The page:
National identity is a theme that is on the arts agenda again. It is a perrenial theme, that recurs from time to time, usually when an artist is accused of plagiarism, copying or deception. With the visual artist, Sam Leach winning both the Archibald portrait prize and the Wynne landscape prize put on by the Art Gallery of New South Wales, he is placed in the pantheon of one of only three Australian artists who have taken out both prizes. His art prize bed fellows are Russell Drysdale and Brett Whiteley, both of whom went on to gain wide acclaim and sometimes notoriety for their art. Some people said it was antics, not art. Is this what we are seeing here with the Sam Leach affair?
My view is that Sam Leach is addressing the issue of national identity through his art, be it landscape or portraiture. National identity is a contested field for artists. What does it mean? Is it about the fictitous rural landscape or the congested cityscape? How do people fit into an artist’s view of national identity?
These themes are to be addressed in another personal way by Kim Williams AM, a man who is an artist, manager and multimedia guru. Kim is the George Fairfax Fellow in Arts and Entertainment Management at Deakin University. He is delivering the Kenneth Myer Lecture on Thursday 6 May 2010. Kim is Chief Executive, Foxtel and Chairman, Sydney Opera House Trust. This is a prestigious appointment which has seen eminent fellows from around the world visit Deakin for over 12 years of its successful operation.
One of the key themes of the Lecture is national identity and the arts. How apposite to address this theme with debate going on in the community on the authenticity of one of Australia’s most prestigious visual arts prizes for landscape, the Wynne Prize. This year Sam Leach’s winning entry for his depiction of a landscape draws heavily on influences from Dutch 17th century art. Leach makes no bones about his testing of the visual links to the past, his use of the those influences and his departure from them. Argument has centred around the issues of appropriation, originality and of course national identity. Is this an Australian landscape? How is our national identity represented through the visual arts in paintings such as this one? Some have seen resemblances to the early Australian painter, Eugene on Guerard, in the Leach landscape, making it more Australian than Dutch. Others can see nothing Australian about von Guerard’s art at all, making neither Leach nor von Guerard representations of Australian identity. What is authentic in our national identity? How does landscape encapsulate that identity? It could be argued that none of the painters represents a real landscape : they are all fictions.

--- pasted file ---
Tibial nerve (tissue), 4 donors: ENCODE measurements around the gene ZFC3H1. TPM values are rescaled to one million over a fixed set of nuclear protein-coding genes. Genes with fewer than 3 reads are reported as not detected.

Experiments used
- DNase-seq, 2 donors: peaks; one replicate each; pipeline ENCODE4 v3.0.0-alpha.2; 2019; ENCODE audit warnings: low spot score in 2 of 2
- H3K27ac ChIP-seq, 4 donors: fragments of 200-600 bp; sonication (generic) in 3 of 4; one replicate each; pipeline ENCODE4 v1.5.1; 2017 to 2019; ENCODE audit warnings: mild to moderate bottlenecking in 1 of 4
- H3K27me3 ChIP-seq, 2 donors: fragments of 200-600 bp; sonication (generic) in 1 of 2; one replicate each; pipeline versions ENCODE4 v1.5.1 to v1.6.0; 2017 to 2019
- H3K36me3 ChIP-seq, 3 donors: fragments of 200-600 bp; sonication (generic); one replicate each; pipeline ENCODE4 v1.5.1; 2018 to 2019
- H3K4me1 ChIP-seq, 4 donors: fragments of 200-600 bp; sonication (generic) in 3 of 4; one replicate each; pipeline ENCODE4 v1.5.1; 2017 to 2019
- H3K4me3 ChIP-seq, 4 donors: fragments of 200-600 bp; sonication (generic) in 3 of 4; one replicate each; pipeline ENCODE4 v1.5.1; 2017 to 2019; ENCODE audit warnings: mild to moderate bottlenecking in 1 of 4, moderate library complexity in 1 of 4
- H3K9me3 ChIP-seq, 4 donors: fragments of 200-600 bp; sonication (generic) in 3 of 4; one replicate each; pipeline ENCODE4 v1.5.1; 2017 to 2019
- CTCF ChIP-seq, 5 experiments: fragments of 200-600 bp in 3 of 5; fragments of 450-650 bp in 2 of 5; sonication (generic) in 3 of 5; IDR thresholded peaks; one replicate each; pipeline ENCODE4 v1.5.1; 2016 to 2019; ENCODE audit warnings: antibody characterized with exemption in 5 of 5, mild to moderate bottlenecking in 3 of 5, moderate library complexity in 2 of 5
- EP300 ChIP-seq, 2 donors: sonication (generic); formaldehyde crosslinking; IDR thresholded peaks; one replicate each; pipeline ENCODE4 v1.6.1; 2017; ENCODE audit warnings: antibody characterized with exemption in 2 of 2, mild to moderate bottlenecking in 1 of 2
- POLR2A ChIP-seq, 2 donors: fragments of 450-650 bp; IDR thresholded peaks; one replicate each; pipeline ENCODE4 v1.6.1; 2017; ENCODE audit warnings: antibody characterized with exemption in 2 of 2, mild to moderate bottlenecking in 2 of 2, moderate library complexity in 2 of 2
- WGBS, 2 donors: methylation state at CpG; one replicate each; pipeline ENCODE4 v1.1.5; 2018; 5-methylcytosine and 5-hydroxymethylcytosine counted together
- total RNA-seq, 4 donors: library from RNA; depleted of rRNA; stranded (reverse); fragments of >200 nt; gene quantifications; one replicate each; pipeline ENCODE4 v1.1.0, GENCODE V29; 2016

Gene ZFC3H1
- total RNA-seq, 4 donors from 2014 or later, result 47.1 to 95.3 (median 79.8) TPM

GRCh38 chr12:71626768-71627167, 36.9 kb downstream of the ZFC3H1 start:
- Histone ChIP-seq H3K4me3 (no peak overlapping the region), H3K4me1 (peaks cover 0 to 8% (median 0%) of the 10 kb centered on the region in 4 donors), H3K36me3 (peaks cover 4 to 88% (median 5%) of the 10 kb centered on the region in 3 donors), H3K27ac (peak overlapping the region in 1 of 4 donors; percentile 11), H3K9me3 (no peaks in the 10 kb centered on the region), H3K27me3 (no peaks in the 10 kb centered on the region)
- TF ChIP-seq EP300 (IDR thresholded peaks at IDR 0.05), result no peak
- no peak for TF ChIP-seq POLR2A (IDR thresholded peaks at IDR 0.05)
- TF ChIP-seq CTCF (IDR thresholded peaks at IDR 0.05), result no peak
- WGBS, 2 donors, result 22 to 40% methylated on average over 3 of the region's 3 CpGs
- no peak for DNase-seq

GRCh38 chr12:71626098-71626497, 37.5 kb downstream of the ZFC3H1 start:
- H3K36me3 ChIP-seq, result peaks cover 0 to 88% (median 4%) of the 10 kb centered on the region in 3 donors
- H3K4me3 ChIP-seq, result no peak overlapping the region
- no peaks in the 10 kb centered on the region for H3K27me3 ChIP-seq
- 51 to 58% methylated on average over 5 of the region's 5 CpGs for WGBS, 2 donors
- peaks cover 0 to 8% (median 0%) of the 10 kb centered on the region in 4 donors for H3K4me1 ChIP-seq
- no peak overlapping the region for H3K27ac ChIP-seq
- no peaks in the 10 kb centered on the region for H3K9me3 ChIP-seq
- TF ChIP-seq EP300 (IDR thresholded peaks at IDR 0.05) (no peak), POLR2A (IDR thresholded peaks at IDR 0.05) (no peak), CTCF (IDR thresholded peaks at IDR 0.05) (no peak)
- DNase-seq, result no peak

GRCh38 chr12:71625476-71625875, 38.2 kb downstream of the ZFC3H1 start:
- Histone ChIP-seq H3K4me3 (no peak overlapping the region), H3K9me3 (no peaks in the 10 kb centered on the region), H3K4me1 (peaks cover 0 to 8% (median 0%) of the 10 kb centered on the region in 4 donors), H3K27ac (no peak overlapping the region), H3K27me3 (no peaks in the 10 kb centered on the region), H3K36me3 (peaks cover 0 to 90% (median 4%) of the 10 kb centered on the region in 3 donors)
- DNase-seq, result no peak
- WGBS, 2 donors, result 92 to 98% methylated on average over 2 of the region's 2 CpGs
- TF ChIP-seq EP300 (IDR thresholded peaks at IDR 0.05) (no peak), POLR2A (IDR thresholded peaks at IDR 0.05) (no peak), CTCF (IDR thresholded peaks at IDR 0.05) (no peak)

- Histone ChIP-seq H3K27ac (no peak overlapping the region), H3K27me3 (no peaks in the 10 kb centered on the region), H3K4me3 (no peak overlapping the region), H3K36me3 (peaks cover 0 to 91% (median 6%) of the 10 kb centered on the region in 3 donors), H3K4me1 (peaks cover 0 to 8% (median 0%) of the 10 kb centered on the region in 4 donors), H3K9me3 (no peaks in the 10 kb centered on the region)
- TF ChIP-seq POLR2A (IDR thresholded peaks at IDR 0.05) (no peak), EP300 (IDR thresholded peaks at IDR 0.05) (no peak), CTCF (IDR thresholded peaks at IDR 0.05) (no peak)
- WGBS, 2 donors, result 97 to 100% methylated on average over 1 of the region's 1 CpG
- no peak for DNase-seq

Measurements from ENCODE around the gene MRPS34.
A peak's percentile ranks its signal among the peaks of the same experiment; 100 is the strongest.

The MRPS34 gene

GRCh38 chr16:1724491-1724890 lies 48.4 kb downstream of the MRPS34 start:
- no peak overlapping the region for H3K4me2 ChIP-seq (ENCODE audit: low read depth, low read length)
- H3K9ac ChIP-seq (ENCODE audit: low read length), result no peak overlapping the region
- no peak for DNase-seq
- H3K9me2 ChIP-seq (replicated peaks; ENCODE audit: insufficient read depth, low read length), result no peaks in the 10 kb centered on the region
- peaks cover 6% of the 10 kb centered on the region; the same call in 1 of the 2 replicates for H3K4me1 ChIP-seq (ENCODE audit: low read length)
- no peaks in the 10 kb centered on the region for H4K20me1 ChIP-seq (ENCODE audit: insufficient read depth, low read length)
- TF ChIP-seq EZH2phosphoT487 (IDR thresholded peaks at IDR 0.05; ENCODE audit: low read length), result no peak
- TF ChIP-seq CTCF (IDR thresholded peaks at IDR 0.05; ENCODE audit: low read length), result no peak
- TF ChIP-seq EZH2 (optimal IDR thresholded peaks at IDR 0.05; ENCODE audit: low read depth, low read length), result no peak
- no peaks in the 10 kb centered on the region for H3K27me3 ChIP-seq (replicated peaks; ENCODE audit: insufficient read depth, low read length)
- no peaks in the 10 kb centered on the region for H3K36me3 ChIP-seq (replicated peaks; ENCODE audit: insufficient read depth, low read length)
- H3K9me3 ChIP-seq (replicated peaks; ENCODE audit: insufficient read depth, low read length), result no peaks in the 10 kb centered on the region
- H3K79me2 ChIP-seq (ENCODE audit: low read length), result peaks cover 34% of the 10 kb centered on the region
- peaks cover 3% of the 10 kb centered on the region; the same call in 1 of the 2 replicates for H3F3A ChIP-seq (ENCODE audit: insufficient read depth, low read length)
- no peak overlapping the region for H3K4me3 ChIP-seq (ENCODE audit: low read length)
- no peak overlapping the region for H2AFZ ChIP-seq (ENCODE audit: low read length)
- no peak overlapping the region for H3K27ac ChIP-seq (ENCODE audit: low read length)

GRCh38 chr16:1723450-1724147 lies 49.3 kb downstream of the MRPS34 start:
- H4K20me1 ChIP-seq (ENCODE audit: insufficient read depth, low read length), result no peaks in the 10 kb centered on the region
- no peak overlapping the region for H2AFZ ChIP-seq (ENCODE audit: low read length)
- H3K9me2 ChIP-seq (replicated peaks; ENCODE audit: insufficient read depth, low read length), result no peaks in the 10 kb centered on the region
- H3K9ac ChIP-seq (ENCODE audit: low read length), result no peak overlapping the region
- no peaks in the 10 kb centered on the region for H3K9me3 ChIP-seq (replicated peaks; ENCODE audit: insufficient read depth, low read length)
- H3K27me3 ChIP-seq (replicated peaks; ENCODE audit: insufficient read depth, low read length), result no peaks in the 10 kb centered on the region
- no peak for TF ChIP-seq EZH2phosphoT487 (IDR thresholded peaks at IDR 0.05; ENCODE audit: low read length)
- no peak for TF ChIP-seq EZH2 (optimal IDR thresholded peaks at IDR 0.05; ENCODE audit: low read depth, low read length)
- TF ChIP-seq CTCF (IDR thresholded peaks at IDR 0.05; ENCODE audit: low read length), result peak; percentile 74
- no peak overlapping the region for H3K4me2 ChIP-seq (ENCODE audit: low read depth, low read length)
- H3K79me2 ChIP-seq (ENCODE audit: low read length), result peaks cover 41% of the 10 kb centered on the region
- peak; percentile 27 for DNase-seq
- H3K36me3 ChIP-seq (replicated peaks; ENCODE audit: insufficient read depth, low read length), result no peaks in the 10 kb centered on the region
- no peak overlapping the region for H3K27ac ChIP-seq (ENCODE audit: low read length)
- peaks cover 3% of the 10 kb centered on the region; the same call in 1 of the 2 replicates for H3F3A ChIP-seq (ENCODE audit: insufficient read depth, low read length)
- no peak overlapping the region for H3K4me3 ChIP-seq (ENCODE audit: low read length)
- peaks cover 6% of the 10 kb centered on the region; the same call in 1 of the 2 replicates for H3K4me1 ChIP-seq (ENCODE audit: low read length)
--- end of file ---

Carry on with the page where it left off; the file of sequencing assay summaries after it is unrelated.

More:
That Leach’s painting is a visual fiction of landscape tells us something about the arts and by metaphor, about arts management. These two fields of endeavour are bucolic in more ways than one. Not only do they link to rural life, an enduring theme in Australian national identity that Kim Williams refers to in his Lecture, but they also suggest the links between conceptual fiction and arts debates. Arts managers need to be across these debates and know how to handle them as they occur in this contested field frequently.
Kim Williams has been at the very forefront of the development of arts and entertainment management, spanning the traditional performing arts (especially music as both musician and administrator) and newer areas of film, television and multimedia. His Lecture reflects these eclectic interests. His lessons offer us insights from the musical to the managerial. Kim Williams provides us with an overview of the development of arts management from its early days, given his broad and deep understanding of the field. His Lecture links the arts to national identity and may provide some answers to the vexing questions posed by visual landscape fictions.